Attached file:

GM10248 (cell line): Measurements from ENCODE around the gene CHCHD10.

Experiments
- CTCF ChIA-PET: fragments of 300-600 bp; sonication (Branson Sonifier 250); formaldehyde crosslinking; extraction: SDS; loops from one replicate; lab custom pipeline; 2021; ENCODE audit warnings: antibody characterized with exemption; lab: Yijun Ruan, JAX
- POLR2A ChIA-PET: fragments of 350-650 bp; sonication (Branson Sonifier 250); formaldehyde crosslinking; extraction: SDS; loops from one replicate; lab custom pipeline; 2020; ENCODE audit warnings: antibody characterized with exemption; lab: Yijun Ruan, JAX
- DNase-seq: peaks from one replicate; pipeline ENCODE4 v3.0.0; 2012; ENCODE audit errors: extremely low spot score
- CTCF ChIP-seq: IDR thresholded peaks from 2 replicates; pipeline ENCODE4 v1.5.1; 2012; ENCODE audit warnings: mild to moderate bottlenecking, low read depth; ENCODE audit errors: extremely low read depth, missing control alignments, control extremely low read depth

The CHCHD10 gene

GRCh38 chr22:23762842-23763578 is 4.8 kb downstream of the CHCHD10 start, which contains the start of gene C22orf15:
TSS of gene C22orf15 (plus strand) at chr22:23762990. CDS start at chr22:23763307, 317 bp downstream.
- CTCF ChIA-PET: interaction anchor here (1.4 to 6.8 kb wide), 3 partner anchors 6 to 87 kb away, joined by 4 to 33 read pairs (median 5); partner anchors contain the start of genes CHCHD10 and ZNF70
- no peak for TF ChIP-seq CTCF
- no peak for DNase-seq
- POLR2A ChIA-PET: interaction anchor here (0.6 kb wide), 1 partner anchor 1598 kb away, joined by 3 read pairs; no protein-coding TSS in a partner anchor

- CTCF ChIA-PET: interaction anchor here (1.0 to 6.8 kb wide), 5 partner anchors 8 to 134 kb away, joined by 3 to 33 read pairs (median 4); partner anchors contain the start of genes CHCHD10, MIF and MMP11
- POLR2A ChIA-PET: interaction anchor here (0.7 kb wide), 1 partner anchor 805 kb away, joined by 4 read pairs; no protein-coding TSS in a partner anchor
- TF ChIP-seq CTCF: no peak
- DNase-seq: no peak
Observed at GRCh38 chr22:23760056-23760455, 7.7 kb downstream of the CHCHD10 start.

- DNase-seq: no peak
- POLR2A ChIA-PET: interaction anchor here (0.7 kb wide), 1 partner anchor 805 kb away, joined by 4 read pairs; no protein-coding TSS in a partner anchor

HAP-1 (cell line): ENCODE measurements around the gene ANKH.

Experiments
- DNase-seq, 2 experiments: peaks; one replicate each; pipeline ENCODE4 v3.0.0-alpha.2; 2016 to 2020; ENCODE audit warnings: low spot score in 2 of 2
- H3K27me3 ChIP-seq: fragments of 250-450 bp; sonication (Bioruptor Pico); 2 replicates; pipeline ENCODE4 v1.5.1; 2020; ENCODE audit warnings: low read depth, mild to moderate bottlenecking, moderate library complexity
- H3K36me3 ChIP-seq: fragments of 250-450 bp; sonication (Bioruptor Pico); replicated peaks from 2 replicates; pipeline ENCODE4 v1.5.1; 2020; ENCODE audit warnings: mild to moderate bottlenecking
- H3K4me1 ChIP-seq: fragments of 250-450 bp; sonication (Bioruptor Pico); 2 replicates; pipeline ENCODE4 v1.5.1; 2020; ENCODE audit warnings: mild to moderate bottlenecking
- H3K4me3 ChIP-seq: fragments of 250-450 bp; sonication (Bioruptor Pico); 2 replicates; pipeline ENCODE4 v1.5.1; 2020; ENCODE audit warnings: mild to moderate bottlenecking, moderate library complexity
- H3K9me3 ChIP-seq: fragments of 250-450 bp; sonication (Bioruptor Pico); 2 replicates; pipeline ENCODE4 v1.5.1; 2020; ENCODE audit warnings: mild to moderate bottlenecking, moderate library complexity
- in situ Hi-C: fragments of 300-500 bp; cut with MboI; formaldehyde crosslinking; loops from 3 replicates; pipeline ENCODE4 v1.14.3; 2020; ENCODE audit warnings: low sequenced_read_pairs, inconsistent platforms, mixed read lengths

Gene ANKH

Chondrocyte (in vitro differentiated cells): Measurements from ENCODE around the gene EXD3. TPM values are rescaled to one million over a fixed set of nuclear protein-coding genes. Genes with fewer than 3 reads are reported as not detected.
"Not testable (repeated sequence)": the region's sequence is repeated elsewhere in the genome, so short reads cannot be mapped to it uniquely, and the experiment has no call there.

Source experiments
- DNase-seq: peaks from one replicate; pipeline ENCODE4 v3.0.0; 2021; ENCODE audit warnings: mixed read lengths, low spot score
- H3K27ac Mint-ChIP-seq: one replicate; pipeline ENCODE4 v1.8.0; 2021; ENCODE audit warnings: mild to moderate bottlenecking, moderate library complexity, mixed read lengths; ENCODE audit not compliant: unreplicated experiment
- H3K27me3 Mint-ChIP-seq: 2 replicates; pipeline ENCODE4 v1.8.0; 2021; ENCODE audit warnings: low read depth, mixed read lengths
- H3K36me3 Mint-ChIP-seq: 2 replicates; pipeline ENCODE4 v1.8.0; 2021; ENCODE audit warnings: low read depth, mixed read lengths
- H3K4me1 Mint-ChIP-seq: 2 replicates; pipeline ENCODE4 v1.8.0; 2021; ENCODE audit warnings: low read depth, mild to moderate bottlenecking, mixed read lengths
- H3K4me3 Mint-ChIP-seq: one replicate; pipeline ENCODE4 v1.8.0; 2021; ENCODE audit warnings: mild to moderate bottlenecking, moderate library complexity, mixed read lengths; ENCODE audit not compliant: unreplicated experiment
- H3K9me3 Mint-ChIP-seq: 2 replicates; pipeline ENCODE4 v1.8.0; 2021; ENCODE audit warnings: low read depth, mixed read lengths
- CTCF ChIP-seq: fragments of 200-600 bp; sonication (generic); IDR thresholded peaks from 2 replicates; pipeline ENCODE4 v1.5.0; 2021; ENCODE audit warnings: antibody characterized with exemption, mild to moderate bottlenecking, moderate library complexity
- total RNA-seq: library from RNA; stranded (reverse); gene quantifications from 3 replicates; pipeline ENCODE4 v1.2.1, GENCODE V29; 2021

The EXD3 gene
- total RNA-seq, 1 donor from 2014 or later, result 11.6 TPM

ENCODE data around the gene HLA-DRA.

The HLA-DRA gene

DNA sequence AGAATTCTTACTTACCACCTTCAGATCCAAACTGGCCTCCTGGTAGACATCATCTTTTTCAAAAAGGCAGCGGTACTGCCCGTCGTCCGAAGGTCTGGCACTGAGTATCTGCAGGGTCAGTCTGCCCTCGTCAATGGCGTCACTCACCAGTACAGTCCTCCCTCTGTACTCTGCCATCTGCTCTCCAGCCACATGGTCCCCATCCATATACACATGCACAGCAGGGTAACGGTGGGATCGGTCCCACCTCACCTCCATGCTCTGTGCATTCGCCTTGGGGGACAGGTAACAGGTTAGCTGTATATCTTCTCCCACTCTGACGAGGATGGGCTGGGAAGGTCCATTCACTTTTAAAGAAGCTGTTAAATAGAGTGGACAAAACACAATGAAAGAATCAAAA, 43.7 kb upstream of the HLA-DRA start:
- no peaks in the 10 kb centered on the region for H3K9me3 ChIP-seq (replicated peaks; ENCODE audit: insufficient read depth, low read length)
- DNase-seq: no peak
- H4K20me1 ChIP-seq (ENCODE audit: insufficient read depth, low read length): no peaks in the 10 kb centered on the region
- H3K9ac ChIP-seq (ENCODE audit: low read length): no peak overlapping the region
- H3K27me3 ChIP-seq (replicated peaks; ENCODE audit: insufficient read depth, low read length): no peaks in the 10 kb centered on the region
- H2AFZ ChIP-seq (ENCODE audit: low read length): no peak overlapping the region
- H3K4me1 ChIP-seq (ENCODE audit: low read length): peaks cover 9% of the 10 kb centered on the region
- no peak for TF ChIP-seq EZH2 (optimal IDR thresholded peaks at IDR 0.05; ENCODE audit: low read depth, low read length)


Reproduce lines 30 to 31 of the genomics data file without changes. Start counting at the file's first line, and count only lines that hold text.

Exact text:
Gene ANKH

Chondrocyte (in vitro differentiated cells): Measurements from ENCODE around the gene EXD3. TPM values are rescaled to one million over a fixed set of nuclear protein-coding genes. Genes with fewer than 3 reads are reported as not detected.